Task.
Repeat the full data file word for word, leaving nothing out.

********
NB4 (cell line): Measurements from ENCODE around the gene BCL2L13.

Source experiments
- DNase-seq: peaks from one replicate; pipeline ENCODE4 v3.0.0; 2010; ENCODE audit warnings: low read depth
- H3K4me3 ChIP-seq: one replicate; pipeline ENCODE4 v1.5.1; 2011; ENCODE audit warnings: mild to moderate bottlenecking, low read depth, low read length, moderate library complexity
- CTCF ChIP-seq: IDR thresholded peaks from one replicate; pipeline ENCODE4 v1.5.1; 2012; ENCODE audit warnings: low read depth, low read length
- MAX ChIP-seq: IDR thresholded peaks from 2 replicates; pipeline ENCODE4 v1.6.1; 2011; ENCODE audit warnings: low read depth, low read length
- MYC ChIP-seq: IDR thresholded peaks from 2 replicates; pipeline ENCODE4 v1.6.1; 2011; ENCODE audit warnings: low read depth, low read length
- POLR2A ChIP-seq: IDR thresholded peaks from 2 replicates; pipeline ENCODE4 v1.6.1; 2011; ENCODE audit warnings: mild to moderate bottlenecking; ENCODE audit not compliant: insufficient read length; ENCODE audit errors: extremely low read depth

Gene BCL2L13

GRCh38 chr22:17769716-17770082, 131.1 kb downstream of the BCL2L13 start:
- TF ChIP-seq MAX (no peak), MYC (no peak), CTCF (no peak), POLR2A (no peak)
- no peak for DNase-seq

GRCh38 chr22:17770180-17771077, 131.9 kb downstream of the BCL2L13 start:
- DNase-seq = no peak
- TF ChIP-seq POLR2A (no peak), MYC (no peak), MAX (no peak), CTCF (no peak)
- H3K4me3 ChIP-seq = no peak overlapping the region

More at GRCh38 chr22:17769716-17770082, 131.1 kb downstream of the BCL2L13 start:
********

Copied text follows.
NB4 (cell line): Measurements from ENCODE around the gene BCL2L13.

Source experiments
- DNase-seq: peaks from one replicate; pipeline ENCODE4 v3.0.0; 2010; ENCODE audit warnings: low read depth
- H3K4me3 ChIP-seq: one replicate; pipeline ENCODE4 v1.5.1; 2011; ENCODE audit warnings: mild to moderate bottlenecking, low read depth, low read length, moderate library complexity
- CTCF ChIP-seq: IDR thresholded peaks from one replicate; pipeline ENCODE4 v1.5.1; 2012; ENCODE audit warnings: low read depth, low read length
- MAX ChIP-seq: IDR thresholded peaks from 2 replicates; pipeline ENCODE4 v1.6.1; 2011; ENCODE audit warnings: low read depth, low read length
- MYC ChIP-seq: IDR thresholded peaks from 2 replicates; pipeline ENCODE4 v1.6.1; 2011; ENCODE audit warnings: low read depth, low read length
- POLR2A ChIP-seq: IDR thresholded peaks from 2 replicates; pipeline ENCODE4 v1.6.1; 2011; ENCODE audit warnings: mild to moderate bottlenecking; ENCODE audit not compliant: insufficient read length; ENCODE audit errors: extremely low read depth

Gene BCL2L13

GRCh38 chr22:17769716-17770082, 131.1 kb downstream of the BCL2L13 start:
- TF ChIP-seq MAX (no peak), MYC (no peak), CTCF (no peak), POLR2A (no peak)
- no peak for DNase-seq

GRCh38 chr22:17770180-17771077, 131.9 kb downstream of the BCL2L13 start:
- DNase-seq = no peak
- TF ChIP-seq POLR2A (no peak), MYC (no peak), MAX (no peak), CTCF (no peak)
- H3K4me3 ChIP-seq = no peak overlapping the region

More at GRCh38 chr22:17769716-17770082, 131.1 kb downstream of the BCL2L13 start: